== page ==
Throughout this journey, both the Government and the industry have grappled with a host of these changes involving interpretational and compliance issues. For example, the implementation of adequate technology solutions by taxpayers for ensuring the issuance of appropriate documentation (e-invoice, credit note etc.) and reporting thereof has been challenging. Furthermore, timely compliance by stakeholders throughout the supply chain became important for ensuring a seamless flow of input tax credits. All this together meant a lot of groundwork to be done by the taxpayers. On the other hand, the GST portal did suffer from various technical glitches in the initial couple of years and the Government had to undertake significant efforts to stabilise the system.
Needless to say, the GST regime has had its own set of gestational issues. In the initial years, people struggled in understanding the impact of the new regime on their businesses, getting their internal systems revamped and training personnel to undertake the requisite compliances. This period witnessed numerous errors by genuine taxpayers like payment of taxes under the wrong heads (between IGST, CGST and SGST), mismatch of input tax credits, non-issuance of self-invoices and missed transitional credits amongst others. While several of these errors were rectified at the time of filing of GSTR 9 and 9C (annual returns), many issues remained unresolved or went unnoticed. These issues are now being picked up during departmental audits and there is a flurry of tax demands, interest and penalties. Unfortunately, many bona fide taxpayers are facing these demands due to initial technological hiccups, limited time frame for staff to align with the amendments in the initial years and nebulous provisions/ clarifications by the Government.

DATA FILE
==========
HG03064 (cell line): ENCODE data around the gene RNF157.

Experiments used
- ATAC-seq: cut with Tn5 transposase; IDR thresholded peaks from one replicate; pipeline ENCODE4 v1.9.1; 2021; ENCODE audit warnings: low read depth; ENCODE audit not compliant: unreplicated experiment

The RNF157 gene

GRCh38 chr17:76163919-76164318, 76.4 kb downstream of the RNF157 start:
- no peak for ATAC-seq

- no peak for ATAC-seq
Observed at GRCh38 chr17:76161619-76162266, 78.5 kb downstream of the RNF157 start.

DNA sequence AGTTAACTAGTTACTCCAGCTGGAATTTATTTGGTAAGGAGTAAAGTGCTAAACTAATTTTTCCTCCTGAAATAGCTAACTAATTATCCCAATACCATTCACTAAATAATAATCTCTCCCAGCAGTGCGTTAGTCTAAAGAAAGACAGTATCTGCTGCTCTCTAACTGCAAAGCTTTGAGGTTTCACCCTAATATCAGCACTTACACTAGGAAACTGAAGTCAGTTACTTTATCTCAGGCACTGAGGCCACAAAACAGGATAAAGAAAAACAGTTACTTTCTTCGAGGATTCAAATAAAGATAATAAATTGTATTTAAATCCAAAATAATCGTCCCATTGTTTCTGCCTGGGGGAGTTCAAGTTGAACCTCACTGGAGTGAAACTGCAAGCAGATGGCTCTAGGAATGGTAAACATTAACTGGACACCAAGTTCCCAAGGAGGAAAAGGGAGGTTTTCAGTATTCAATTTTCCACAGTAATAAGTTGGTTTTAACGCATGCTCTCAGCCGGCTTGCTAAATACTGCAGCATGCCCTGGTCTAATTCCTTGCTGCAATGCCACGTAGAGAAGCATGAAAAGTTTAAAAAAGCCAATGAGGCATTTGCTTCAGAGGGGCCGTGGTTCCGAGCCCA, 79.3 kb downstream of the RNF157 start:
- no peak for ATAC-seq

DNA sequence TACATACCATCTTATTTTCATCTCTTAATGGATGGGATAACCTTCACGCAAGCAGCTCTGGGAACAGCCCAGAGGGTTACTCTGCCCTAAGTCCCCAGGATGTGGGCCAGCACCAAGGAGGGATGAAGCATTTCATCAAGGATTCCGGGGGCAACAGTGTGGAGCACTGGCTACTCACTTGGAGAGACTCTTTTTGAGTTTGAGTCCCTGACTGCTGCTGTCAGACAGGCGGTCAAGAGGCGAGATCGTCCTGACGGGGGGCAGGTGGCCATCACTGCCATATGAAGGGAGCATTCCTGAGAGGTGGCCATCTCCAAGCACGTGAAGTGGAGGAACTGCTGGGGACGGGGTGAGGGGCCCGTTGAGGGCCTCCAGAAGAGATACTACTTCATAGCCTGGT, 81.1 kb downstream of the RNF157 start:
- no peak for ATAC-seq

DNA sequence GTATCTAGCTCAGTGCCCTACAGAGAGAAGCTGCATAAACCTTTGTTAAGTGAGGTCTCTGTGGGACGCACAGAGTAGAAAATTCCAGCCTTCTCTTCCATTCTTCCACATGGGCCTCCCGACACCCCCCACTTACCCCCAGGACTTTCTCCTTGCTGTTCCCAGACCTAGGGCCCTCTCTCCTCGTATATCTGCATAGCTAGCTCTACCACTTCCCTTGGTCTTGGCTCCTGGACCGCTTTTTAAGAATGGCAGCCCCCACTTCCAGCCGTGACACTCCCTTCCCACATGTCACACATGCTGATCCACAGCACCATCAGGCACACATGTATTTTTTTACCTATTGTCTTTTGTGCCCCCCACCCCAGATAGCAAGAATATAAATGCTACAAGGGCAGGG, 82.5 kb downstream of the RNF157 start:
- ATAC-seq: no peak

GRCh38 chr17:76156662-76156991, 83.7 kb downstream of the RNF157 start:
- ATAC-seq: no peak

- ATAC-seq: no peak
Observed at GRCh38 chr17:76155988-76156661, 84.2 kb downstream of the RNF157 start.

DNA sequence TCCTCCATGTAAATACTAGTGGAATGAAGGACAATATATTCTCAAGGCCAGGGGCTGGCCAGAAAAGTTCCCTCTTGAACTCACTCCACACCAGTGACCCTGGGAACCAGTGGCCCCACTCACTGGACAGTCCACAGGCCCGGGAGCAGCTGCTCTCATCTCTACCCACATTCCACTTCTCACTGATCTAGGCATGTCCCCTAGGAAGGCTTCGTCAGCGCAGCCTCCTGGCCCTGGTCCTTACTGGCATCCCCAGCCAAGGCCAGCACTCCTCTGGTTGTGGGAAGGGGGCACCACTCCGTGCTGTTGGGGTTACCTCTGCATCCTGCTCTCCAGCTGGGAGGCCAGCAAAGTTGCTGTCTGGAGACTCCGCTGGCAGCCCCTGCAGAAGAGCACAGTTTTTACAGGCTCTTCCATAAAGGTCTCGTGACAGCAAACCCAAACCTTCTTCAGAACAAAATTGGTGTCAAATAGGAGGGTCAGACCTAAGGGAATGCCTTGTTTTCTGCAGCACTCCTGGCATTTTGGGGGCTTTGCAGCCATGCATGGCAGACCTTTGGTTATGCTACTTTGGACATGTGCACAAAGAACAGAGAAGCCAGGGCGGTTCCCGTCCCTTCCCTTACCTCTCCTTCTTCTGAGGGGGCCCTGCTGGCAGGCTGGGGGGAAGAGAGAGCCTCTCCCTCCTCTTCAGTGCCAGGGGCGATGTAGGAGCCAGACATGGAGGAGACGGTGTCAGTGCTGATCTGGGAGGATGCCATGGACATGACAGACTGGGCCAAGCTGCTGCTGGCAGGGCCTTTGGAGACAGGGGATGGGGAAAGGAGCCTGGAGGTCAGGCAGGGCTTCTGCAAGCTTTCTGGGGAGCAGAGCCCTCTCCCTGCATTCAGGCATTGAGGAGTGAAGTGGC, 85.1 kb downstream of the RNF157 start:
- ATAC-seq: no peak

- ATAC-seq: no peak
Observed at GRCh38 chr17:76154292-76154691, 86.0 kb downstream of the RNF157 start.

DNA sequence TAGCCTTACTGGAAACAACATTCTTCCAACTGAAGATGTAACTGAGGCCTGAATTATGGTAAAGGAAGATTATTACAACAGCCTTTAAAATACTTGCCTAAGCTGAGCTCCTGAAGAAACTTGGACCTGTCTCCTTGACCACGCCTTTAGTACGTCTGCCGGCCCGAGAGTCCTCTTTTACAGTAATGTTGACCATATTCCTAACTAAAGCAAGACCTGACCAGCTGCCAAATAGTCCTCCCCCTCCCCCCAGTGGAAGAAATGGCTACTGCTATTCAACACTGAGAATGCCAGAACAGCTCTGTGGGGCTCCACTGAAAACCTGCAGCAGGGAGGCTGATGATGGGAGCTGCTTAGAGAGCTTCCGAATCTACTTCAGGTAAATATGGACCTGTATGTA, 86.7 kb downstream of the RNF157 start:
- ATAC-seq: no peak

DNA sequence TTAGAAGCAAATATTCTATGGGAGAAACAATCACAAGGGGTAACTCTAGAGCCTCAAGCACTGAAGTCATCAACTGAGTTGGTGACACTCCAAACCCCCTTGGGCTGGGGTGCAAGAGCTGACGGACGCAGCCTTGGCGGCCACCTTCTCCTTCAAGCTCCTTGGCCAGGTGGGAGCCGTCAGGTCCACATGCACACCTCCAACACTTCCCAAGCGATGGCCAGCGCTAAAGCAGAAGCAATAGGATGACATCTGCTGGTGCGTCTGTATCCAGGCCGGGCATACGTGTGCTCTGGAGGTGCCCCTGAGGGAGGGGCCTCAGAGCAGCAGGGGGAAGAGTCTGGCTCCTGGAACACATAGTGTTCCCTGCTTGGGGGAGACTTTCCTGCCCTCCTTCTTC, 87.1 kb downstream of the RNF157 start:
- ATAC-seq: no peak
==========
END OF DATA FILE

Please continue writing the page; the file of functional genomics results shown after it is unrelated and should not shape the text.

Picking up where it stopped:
It is therefore an opportune time for the Government to consider and introduce an amnesty scheme to provide relief to such bona fide taxpayers. As per the details available in the public domain, the Government is planning to introduce such a scheme and it would only cover matters where the disputes are due to bona fide mistakes. Matters arising out of wilful tax evasion or omissions by repeat offenders would not be covered under the scheme.
This scheme is expected to be similar to the Sabka Vishwas Legacy Dispute Resolution Scheme (SVLDRS), 2019, which was introduced under the erstwhile indirect tax regime for the closure of past litigation matters. SVLDRS helped in the closure of numerous matters and helped the Government in augmenting revenue in a short span of time. Under the GST laws, such a scheme would help in ensuring that the pendency of matters is reduced which would be a good starting point for the upcoming GST Appellate Tribunals as well. However, the Government should make sure that adequate clarifications with respect to eligibility criteria, nature of matters covered, clubbing of recurrent matters, etc, are issued upfront as these aspects were a concern when the SVLDRS was launched. The officers should also be adequately trained on the scheme, especially on the procedure and coverage of issues. As a consequence, they can gather a better response from the industry and enhance the impact of such a scheme. To begin with, the Government could initiate stakeholder consultation for ensuring adequate coverage of industry expectations in the scheme.
Relaxation and waivers on delayed filings of returns in some cases were provided as part of interim measures during the pandemic. While the GST Council has been active in considering measures for mitigating possible avenues of litigation, a full-fledged amnesty scheme could be instrumental in reducing the litigation burden of genuine taxpayers, augmenting revenue for the Government and helping in effective administration.
(Smita Roy is Partner & Leader (North) – Indirect Tax and Siddharth Tandon, Partner – Indirect Tax, BDO India)
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